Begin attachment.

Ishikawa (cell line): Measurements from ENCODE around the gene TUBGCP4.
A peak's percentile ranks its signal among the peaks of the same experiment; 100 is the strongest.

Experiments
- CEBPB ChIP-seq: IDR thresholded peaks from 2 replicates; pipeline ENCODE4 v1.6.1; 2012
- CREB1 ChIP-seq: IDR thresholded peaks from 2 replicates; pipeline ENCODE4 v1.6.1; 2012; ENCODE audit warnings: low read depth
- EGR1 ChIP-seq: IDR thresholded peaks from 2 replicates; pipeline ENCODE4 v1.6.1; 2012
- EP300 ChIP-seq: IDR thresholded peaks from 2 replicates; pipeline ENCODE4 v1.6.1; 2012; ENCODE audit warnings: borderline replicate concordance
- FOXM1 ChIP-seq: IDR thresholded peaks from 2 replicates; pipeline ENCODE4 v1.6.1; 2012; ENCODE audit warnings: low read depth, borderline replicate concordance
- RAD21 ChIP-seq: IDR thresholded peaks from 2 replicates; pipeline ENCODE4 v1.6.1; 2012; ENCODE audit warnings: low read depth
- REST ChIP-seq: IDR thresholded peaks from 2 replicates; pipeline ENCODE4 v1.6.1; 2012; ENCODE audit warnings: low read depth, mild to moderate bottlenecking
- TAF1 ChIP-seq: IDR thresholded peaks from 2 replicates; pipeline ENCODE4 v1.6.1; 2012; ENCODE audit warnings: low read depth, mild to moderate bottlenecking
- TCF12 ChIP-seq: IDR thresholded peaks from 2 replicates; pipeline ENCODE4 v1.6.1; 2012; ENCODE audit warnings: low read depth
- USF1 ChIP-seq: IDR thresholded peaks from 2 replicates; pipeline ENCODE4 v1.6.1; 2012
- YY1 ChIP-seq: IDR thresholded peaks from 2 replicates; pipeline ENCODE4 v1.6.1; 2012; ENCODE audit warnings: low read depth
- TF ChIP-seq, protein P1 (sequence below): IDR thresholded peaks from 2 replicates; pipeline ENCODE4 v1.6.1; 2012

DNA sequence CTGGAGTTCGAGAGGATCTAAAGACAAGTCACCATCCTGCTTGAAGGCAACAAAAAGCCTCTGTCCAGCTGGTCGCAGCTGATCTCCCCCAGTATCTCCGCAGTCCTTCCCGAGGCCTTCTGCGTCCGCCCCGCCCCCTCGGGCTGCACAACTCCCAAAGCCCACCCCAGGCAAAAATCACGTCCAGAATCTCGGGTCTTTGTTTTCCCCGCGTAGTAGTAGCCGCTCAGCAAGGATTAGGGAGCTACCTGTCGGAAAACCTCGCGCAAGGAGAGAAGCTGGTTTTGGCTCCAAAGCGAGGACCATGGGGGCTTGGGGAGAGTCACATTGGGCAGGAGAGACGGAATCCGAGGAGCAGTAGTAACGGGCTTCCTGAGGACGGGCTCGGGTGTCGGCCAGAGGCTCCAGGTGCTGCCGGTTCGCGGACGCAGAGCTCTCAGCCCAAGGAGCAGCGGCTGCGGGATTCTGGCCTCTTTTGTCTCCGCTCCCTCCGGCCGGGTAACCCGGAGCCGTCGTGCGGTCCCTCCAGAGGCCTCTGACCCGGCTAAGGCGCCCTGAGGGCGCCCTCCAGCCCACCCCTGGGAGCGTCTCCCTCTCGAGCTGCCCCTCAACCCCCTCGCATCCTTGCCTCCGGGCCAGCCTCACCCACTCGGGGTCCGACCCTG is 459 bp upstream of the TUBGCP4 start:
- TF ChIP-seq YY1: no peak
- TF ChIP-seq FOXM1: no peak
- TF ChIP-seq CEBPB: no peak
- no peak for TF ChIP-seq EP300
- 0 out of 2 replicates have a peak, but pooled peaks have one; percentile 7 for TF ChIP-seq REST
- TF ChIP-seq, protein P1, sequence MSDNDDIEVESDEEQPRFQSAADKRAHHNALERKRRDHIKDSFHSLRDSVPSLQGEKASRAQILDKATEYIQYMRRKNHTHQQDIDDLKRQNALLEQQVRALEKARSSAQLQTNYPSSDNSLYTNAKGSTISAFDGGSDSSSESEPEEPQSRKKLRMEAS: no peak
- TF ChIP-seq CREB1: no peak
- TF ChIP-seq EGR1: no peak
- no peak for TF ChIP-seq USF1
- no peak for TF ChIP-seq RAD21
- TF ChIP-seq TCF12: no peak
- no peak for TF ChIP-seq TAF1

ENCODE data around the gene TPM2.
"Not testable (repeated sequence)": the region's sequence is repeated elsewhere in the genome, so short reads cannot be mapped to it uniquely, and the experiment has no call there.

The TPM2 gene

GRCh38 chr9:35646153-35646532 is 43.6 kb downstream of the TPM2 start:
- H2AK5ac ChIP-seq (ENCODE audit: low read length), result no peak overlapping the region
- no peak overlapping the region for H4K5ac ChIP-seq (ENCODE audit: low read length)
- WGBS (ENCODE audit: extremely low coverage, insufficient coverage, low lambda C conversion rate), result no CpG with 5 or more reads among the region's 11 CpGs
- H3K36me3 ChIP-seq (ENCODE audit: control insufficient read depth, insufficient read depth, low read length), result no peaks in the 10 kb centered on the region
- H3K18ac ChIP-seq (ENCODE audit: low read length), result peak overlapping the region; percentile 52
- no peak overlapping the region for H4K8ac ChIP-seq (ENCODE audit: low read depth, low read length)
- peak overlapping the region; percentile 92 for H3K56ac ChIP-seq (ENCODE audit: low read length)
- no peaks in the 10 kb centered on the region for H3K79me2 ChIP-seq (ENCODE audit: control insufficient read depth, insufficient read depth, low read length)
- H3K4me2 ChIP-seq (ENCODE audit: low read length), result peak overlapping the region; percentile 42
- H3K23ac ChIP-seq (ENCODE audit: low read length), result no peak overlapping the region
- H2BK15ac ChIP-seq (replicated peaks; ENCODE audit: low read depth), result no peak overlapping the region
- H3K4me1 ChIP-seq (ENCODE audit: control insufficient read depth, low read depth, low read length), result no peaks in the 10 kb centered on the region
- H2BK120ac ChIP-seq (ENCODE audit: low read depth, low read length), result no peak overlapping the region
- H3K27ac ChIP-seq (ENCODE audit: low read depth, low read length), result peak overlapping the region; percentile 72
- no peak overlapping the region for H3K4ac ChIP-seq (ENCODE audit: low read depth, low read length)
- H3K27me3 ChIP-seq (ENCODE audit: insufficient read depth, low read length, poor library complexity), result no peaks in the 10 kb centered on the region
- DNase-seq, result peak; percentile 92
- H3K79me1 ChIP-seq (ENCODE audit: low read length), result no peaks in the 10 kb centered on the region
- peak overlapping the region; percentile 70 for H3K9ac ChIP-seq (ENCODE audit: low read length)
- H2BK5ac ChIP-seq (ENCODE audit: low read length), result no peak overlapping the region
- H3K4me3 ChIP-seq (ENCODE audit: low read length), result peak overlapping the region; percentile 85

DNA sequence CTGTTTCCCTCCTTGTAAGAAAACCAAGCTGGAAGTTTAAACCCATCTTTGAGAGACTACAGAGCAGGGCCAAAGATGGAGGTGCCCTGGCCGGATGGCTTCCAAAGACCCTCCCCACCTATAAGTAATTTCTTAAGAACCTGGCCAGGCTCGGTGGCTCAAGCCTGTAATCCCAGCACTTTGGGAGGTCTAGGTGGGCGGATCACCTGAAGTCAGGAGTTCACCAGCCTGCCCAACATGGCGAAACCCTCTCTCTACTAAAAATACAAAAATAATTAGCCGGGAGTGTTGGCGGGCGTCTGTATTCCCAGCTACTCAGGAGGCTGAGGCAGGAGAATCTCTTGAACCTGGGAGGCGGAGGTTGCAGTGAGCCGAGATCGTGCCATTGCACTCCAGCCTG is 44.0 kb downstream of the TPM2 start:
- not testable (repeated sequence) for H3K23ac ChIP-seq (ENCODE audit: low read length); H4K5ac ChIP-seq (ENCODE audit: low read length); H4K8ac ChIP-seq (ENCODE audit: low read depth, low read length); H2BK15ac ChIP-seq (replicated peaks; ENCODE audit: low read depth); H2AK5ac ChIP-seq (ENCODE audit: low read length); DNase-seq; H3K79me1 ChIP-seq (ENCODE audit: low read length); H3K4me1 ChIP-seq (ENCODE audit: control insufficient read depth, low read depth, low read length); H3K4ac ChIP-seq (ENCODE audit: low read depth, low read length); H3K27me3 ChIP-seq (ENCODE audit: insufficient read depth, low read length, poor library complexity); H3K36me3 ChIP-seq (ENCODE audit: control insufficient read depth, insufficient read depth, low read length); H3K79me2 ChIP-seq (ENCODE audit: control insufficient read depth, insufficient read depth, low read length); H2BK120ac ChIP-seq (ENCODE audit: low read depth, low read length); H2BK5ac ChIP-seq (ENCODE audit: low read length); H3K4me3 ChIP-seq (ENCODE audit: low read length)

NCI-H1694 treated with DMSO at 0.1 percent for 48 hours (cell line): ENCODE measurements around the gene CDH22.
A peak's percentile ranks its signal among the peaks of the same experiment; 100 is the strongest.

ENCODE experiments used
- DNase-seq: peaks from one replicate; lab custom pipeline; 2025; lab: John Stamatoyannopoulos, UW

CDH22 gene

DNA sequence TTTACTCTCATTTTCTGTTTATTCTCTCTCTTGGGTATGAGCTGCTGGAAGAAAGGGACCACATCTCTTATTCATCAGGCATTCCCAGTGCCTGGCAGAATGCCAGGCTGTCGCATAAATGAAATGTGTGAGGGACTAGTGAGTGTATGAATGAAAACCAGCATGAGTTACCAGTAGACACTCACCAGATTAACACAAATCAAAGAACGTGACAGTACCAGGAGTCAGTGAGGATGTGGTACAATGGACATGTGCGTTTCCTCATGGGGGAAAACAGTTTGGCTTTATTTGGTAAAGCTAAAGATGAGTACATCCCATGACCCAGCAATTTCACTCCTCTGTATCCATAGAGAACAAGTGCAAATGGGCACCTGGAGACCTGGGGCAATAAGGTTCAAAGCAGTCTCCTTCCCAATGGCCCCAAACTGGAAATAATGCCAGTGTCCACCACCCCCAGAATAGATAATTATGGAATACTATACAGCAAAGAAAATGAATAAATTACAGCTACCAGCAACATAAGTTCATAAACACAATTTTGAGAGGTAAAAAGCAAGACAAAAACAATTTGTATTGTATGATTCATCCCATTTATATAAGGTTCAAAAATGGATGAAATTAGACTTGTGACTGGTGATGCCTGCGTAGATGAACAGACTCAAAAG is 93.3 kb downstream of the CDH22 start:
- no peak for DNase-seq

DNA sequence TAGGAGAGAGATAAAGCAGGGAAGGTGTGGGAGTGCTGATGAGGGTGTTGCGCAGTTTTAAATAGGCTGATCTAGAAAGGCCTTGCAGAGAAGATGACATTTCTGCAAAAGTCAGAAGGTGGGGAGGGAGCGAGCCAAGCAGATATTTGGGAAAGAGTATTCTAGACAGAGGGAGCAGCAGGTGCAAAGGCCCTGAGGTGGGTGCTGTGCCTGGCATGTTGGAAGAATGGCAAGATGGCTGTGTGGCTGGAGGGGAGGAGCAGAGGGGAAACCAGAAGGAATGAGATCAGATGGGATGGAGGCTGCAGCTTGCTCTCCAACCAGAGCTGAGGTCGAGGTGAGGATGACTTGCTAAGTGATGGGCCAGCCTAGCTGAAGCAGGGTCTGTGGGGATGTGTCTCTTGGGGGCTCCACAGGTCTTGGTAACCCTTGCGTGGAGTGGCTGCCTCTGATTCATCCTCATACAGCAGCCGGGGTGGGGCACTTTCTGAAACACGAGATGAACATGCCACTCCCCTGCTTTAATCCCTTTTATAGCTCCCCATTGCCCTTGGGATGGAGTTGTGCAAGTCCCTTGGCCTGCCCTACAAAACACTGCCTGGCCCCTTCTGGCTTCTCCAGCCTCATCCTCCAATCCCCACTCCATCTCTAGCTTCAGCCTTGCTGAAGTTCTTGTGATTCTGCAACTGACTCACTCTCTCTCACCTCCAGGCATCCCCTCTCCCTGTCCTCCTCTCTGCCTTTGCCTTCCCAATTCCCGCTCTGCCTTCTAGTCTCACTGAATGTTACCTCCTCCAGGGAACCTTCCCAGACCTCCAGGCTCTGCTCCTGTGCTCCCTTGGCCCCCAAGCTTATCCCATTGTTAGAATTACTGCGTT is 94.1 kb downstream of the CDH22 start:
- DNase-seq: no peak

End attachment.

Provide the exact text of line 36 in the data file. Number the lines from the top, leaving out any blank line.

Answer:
- H3K36me3 ChIP-seq (ENCODE audit: control insufficient read depth, insufficient read depth, low read length), result no peaks in the 10 kb centered on the region